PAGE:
The rue Alibert is a street in the 10th arrondissement of Paris, in France. It starts at 66 Quai de Jemmapes and ends at 1 Claude-Vellefaux Avenue and 161 Avenue Parmentier after having served the rue Bichat and rue Marie-Louise. The street extends rue Dieu, after crossing the Canal Saint-Martin via the Alibert gateway or via the swing bridge on rue Dieu.History
Initially a minor dead-end street, it had several names: 'rue Dagouri' (1740), 'rue Notre-Dame', 'ruelle des Postes', and 'impasse St. Louis' because of the proximity of the Hôpital Saint-Louis. A ministerial decision of 28 Vendemiaire year XI (20 October 1802 in the French Republican Calendar) set the minimum width of the street to 10 meters and ordered the street to be extended to the Rue Saint-Maur.
The opening of the laterally-crossing rue Bichat in 1824 meant that it was no longer a dead-end, and royal order of December 6, 1827 programmed its widening to 15 meters and extension, however this was ultimately never achieved. The street was renamed rue Alibert on January 19, 1840 in homage to Baron Jean-Louis Alibert, assistant physician at the Hôpital Saint-Louis.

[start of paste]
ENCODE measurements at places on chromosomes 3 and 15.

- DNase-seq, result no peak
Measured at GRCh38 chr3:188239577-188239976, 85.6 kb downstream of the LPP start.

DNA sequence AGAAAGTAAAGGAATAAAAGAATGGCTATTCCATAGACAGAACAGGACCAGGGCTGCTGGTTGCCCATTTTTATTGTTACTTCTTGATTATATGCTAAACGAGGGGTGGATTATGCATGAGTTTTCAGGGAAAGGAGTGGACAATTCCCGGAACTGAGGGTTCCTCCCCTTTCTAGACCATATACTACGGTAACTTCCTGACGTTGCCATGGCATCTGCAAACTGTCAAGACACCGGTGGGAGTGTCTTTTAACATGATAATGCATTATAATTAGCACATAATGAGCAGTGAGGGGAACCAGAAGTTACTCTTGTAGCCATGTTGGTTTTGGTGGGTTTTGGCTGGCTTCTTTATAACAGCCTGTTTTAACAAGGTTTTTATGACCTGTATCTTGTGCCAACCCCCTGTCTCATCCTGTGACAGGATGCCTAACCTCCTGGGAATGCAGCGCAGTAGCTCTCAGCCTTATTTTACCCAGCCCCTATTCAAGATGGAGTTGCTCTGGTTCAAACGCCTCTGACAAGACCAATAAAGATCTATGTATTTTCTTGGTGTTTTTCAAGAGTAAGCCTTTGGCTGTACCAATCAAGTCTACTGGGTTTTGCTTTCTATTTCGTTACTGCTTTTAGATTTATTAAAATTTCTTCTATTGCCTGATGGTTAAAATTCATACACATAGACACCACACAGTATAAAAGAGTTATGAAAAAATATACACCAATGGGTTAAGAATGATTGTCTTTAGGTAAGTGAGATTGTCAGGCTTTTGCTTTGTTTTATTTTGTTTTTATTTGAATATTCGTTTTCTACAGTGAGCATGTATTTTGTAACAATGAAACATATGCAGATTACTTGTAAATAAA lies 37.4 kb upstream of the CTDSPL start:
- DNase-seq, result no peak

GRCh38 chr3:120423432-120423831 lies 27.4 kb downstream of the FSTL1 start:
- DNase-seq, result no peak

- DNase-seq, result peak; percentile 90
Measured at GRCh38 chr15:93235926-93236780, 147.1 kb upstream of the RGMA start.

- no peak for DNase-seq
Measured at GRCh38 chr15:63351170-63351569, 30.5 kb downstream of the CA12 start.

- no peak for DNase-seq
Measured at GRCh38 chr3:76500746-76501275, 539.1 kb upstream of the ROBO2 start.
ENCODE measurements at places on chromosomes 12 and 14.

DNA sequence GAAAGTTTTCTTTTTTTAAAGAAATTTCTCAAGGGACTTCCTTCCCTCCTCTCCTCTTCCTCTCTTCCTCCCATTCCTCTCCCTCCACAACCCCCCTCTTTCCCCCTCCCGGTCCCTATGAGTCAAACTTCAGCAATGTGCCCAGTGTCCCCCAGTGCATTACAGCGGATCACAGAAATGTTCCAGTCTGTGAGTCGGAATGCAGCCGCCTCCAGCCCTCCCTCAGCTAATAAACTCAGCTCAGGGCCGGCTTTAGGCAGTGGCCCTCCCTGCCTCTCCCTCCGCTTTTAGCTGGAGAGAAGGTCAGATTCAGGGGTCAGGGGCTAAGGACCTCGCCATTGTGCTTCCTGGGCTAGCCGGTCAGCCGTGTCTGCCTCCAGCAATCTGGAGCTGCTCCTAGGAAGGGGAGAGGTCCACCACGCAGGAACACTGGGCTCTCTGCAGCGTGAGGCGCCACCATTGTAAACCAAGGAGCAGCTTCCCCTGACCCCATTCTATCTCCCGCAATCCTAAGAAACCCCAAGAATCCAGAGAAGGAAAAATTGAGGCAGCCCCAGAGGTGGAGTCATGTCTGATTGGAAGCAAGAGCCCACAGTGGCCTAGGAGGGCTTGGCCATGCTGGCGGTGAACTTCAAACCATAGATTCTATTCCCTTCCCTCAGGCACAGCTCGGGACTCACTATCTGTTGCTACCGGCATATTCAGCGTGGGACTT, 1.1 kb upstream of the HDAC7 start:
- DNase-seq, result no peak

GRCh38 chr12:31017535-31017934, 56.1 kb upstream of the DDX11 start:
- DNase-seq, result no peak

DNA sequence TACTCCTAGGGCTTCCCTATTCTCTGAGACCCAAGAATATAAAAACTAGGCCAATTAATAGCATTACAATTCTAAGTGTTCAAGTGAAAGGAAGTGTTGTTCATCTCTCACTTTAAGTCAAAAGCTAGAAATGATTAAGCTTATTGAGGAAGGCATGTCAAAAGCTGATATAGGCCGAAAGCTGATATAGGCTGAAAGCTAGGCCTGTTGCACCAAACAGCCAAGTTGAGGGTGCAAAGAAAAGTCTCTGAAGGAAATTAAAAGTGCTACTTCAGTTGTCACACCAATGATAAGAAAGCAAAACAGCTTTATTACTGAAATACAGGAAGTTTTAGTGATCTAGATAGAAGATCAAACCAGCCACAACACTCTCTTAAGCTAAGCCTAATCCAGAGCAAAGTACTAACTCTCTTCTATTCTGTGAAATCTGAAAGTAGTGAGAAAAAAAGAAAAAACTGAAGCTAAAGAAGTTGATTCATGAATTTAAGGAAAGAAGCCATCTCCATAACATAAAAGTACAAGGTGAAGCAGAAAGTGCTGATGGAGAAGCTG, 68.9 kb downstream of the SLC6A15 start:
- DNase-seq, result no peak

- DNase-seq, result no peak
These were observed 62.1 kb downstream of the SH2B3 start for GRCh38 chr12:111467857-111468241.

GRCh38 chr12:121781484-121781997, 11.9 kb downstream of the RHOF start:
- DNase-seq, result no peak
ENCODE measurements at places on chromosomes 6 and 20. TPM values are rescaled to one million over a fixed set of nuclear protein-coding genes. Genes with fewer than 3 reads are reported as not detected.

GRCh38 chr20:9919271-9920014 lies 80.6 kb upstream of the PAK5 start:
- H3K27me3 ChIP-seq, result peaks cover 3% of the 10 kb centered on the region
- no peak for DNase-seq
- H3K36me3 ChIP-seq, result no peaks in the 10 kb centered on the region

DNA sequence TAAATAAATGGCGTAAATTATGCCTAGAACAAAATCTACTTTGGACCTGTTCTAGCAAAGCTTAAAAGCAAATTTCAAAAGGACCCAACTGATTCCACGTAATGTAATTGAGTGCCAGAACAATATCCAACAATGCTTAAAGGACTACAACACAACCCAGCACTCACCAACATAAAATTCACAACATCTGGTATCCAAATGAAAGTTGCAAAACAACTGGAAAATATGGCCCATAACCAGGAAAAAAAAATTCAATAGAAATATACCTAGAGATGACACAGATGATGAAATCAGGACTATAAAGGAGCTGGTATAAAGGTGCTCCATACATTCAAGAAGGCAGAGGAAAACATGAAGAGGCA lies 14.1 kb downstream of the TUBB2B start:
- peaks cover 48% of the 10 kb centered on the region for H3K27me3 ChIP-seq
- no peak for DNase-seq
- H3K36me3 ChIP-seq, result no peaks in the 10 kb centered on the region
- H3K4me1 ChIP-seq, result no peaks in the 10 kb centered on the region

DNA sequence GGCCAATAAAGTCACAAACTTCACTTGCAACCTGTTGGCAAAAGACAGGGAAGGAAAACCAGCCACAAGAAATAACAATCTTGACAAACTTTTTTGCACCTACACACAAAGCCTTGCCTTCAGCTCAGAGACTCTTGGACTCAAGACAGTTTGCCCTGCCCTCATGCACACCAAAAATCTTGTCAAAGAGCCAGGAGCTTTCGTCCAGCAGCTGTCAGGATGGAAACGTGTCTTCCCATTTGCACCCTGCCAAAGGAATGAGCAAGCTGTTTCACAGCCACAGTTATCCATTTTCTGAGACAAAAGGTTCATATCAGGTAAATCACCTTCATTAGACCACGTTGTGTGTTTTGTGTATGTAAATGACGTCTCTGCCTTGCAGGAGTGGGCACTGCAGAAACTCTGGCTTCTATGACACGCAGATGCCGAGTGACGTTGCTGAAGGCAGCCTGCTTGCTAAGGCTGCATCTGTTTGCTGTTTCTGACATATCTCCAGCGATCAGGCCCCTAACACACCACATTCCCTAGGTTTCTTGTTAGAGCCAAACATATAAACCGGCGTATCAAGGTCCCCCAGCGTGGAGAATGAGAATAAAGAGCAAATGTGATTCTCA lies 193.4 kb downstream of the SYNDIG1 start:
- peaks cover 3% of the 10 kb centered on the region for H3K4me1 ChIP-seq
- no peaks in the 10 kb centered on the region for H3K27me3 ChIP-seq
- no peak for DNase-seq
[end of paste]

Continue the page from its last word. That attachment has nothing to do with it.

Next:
On 13 November 2015, it was the site of one of multiple terrorist attacks in Paris, where gunmen opened fire on the 'Le Carillon' bar at No. 18 and the restaurant Le Petit Cambodge at No. 20.References
This page is a translation of its French equivalent.